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Independence for disabled workers: MN agency head touts new initiative

Jeff Gruenwald, owner of GreenForest Recycling Resources (left), and Donny O’Brien, Department of Human Services vocational program client and GreenForest employee, give state Department of Human Services Commissioner Emily Piper a tour Wednesday, Sept. 13, of the company at the Brainerd Industrial Center in Brainerd. Steve Kohls / Forum News Service

BRAINERD, Minn. — Minnesota Department of Human Services Commissioner Emily Piper visited Brainerd Wednesday, Sept. 13, to tout reforms to the state's program for disabled workers.

A Star Tribune expose in 2015 detailed how the existing DHS program at the time was critically flawed, boxing disabled people into demeaning jobs for less than minimum wage through the controversial "sheltered workshop" model many other states had already done away with.

Brainerd is the tip of the spear for the agency's reform to get more individualized work for disabled people within the community rather than being segregated. Three old-model facilities were closed in Brainerd and Baxter, and one is opening in accordance with the new VOICE initiative, or Vocational Opportunities and Individualized Community Employment.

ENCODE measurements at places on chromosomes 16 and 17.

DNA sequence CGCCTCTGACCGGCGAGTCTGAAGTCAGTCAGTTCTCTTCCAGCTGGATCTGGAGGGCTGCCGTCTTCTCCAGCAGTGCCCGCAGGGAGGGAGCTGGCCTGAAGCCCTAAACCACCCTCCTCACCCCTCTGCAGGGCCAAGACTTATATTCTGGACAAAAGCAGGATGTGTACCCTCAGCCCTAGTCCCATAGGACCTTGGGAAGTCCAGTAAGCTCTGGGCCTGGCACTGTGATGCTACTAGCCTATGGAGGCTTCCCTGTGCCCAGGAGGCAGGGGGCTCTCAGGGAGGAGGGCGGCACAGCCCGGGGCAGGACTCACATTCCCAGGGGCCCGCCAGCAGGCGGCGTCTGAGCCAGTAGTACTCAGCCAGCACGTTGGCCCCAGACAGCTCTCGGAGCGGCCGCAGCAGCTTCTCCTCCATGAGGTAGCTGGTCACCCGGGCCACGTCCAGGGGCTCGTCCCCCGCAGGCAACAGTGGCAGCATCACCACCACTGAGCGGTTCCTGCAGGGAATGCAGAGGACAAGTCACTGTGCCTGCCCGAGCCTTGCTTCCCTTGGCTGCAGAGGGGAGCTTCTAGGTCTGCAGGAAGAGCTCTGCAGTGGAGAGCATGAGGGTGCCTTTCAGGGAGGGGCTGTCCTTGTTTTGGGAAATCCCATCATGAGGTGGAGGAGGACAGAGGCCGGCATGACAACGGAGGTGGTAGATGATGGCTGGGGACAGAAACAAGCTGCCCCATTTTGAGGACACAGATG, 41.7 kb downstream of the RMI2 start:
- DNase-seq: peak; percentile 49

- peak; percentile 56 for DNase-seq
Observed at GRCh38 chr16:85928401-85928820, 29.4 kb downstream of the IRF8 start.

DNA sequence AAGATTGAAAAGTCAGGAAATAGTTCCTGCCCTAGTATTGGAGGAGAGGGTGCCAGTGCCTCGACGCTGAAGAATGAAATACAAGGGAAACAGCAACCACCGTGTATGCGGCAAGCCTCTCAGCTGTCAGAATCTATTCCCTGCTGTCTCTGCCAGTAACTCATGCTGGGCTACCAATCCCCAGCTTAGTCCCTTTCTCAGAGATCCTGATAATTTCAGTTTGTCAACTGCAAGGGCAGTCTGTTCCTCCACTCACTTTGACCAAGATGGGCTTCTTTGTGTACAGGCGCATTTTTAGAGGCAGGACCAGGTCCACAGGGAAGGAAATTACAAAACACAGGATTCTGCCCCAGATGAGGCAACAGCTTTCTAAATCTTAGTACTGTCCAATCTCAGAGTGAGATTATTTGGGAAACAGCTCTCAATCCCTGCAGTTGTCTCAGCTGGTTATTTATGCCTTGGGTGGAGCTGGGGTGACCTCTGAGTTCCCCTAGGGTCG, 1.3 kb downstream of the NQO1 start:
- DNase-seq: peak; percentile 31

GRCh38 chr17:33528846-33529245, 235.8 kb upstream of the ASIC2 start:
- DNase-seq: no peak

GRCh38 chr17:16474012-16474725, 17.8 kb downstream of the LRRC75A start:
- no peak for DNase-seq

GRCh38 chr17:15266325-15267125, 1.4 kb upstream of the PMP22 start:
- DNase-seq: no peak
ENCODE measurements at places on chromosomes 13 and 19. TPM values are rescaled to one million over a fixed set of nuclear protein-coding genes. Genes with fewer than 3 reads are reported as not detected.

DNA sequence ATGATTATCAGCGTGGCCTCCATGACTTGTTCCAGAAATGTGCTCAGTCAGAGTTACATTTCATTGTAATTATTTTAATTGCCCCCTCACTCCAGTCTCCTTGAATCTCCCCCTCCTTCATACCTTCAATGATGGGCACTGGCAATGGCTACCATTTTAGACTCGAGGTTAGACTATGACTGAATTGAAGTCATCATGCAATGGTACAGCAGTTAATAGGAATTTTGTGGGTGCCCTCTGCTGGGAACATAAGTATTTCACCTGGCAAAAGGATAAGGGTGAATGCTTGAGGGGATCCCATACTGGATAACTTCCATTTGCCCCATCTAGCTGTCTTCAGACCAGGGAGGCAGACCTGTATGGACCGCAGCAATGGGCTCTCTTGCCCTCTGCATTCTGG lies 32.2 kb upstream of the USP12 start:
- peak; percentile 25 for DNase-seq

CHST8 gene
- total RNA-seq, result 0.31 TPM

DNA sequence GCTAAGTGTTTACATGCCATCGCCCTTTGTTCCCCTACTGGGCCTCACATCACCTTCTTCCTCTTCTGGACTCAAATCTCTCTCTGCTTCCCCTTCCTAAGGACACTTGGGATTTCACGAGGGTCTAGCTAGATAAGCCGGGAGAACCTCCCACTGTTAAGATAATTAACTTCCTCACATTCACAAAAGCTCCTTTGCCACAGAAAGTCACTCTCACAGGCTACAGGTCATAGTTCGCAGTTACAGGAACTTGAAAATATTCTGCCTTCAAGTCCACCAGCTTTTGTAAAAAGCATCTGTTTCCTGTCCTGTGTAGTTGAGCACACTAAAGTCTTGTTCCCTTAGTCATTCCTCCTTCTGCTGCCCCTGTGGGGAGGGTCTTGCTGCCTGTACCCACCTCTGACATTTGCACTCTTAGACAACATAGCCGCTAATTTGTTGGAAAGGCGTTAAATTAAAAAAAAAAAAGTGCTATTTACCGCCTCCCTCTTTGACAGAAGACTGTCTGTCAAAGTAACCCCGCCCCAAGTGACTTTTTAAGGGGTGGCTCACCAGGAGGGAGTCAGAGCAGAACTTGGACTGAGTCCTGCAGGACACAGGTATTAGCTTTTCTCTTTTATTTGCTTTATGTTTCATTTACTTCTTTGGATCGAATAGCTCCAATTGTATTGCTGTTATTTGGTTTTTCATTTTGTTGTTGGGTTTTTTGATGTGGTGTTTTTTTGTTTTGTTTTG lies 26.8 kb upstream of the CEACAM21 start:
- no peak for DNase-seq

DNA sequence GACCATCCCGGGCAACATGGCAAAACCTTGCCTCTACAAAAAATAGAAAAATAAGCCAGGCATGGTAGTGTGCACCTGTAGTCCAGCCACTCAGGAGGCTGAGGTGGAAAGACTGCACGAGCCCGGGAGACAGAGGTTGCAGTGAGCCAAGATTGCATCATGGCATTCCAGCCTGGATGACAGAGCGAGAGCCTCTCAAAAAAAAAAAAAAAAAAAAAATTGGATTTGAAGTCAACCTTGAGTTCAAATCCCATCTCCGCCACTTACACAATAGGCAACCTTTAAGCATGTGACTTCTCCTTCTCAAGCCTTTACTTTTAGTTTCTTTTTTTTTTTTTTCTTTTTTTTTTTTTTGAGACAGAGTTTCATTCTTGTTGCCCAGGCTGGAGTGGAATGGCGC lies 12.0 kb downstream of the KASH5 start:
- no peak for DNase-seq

VOICE began Dec. 5 and is one of 17 local programs statewide that DHS is using to move toward disabled integration with the community through vocational work.

VOICE is a model to be replicated, Piper said.

"It really should be an inspiration for the rest of Minnesota, particularly greater Minnesota, where we've got a lot of folks who are working in sub-minimum wage jobs and who maybe could, if they had the opportunity to have supportive employment services, to go and work in an integrated setting, " Piper said.

Piper made the remarks after touring GreenForest Recycling Resources, a paper- and plastic-wrapping recycling facility in the Brainerd Industrial Center. Owner Jeff Grunenwald commended Donny O'Brien, an employee with epilepsy hired through the program. O'Brien makes a minimum wage of $9.50 an hour baling plastic sheets alongside abled people. Grunenwald said O'Brien is a dedicated and proficient worker, while O'Brien called his work at GreenForest "the best job ever."

Grunenwald said the paperwork in hiring O'Brien was so streamlined that he wished it was the same for hiring his regular staff members.

Not every voice in the disabilities debate is in favor of the new trend. Baxter City Council member Steve Barrows advocates for the much-maligned sheltered workshop model. His own son, who is epileptic and cognitively impaired, can't function at the level necessary for an integration program like VOICE, Barrows said.

He's not against high-function disabled people being integrated into the community—but attention should be paid to the resulting cost to people who are low-function. An overemphasis on high-functioning disabled people may consign people like his son to spend their days staring at a wall, he said.

"The problem is, you only get so much in a budget," Barrows said. "To provide those dollars for (high functioning people), they've taken away dollars for low-functioning individuals with developmental disabilities."

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